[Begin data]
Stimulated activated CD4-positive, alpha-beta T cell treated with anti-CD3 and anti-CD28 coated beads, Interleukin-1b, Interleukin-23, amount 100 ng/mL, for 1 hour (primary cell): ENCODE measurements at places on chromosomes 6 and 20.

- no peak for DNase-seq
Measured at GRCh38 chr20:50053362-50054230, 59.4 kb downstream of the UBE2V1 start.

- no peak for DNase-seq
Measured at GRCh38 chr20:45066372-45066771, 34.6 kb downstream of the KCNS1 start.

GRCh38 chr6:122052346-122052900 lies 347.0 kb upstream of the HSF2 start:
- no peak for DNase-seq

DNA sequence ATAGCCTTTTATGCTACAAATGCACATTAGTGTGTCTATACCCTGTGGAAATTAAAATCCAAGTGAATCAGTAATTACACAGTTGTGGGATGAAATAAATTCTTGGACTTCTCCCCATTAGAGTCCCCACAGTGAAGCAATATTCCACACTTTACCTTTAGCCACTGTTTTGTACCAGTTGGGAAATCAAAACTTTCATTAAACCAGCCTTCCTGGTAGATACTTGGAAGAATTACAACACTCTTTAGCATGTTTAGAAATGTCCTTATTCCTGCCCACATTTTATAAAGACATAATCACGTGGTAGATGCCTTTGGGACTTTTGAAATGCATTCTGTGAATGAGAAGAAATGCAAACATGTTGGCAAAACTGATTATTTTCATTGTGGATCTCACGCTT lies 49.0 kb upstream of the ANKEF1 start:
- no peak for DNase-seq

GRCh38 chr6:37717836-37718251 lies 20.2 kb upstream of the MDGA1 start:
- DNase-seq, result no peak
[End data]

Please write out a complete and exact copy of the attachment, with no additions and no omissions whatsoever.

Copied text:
Stimulated activated CD4-positive, alpha-beta T cell treated with anti-CD3 and anti-CD28 coated beads, Interleukin-1b, Interleukin-23, amount 100 ng/mL, for 1 hour (primary cell): ENCODE measurements at places on chromosomes 6 and 20.

- no peak for DNase-seq
Measured at GRCh38 chr20:50053362-50054230, 59.4 kb downstream of the UBE2V1 start.

- no peak for DNase-seq
Measured at GRCh38 chr20:45066372-45066771, 34.6 kb downstream of the KCNS1 start.

GRCh38 chr6:122052346-122052900 lies 347.0 kb upstream of the HSF2 start:
- no peak for DNase-seq

DNA sequence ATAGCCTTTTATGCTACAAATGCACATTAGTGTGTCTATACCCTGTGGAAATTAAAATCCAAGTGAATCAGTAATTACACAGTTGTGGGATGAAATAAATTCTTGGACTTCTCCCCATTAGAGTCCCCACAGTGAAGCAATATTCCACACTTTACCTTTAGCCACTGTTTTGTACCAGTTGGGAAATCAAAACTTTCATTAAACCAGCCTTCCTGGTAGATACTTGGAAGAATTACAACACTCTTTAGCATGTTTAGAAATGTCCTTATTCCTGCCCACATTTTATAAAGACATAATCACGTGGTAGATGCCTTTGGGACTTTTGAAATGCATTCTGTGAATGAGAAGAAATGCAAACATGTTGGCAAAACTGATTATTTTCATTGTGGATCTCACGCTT lies 49.0 kb upstream of the ANKEF1 start:
- no peak for DNase-seq

GRCh38 chr6:37717836-37718251 lies 20.2 kb upstream of the MDGA1 start:
- DNase-seq, result no peak